“Read More” to pursue answers from the Prophet Daniel.
Draw me into your Presence, and fill me with your Holy Spirit
That I might know you as my Father, and manifest the image of Christ
In this world, and the world to come. Amen.
In the third year of the reign of Jehoiakim king of Judah came Nebuchadnezzar king of Babylon unto Jerusalem, and besieged it. And the Lord gave Jehoiakim king of Judah into his hand, with part of the vessels of the house of God: which he carried into the land of Shinar to the house of his god; and he brought the vessels into the treasure house of his god.
Daniel begins with the greatest disaster in Jewish history (up to that time): the sacking of Jerusalem by Nebuchadnezzar. This terse summary can’t possible capture the horror, misery, and total devastation the Jewish people must’ve felt at seeing their city — and their God — desecrated in this way.
And if that wasn’t bad enough:
And the king spake unto Ashpenaz the master of his eunuchs, that he should bring [certain] of the children of Israel, and of the king’s seed, and of the princes; Children in whom [was] no blemish, but well favoured, and skilful in all wisdom, and cunning in knowledge, and understanding science, and such as [had] ability in them to stand in the king’s palace, and whom they might teach the learning and the tongue of the Chaldeans.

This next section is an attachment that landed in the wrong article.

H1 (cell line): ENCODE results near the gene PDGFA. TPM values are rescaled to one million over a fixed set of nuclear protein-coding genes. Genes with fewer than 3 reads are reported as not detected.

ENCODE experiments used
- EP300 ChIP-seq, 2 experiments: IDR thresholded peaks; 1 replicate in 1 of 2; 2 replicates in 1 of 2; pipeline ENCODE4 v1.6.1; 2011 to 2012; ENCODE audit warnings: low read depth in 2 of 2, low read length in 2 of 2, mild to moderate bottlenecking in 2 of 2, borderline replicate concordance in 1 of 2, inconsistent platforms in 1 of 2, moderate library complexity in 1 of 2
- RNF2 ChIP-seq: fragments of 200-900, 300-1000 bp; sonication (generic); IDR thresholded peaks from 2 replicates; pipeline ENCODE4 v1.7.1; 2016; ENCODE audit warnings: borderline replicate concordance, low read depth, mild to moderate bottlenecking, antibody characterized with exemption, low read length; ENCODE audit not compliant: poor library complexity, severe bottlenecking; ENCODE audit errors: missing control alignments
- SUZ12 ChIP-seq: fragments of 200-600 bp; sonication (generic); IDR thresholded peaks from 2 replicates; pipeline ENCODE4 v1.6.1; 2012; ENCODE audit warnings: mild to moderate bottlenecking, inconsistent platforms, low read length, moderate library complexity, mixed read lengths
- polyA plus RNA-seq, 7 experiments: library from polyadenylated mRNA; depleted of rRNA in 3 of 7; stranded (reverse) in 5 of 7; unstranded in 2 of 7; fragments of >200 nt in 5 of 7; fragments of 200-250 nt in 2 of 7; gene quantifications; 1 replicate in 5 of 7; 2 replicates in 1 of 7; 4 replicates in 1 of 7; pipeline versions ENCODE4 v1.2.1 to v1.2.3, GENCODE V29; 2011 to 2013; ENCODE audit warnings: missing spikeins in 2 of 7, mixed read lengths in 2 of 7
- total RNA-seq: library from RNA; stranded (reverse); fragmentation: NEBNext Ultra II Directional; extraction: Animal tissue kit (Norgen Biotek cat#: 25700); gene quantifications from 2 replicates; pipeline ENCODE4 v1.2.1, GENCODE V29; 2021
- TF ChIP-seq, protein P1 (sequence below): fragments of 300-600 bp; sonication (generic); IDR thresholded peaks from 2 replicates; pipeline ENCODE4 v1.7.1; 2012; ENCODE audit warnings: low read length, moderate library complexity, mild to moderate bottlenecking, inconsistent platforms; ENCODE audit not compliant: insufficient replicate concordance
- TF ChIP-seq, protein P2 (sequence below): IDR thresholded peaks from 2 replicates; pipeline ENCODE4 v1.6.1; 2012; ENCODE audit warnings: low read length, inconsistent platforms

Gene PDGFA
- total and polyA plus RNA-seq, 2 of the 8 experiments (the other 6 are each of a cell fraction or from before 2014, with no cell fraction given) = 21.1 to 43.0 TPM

Ouch. Not only would parents be sundered from their children, and those left behind lose the benefit of their brightest youth, but they’d all be haunted with the specter of the next generation being filled with occult knowledge and bowing to a foreign god.
That said, Nebbie certainly took good care of his new acquisitions:
And the king appointed them a daily provision of the king’s meat, and of the wine which he drank: so nourishing them three years, that at the end thereof they might stand before the king.
Though — as we’ll see — that carried its own price.
Having set the stage, we at last meet our heroes:
Daniel, Hananiah, Mishael, and Azariah: Unto whom the prince of the eunuchs gave names: for he gave unto Daniel [the name] of Belteshazzar; and to Hananiah, of Shadrach; and to Mishael, of Meshach; and to Azariah, of Abednego.
And quickly discover why they are heroes:
But Daniel purposed in his heart that he would not defile himself with the portion of the king’s meat, nor with the wine which he drank:
Now, I don’t know exactly what Daniel — or God, for that matter — thought about the king’s meat and wine. Was it merely about keeping kosher, or avoiding meat sacrificed to idols? Did he feel guilty feasting in luxury while his countrymen starved?
In some sense, though, the details don’t really matter. The important thing is that Daniel wanted to honor his God, and so he drew a line — though he did it very humbly:
therefore he requested of the prince of the eunuchs that he might not defile himself.
Who was sympathetic, but (understandably) concerned: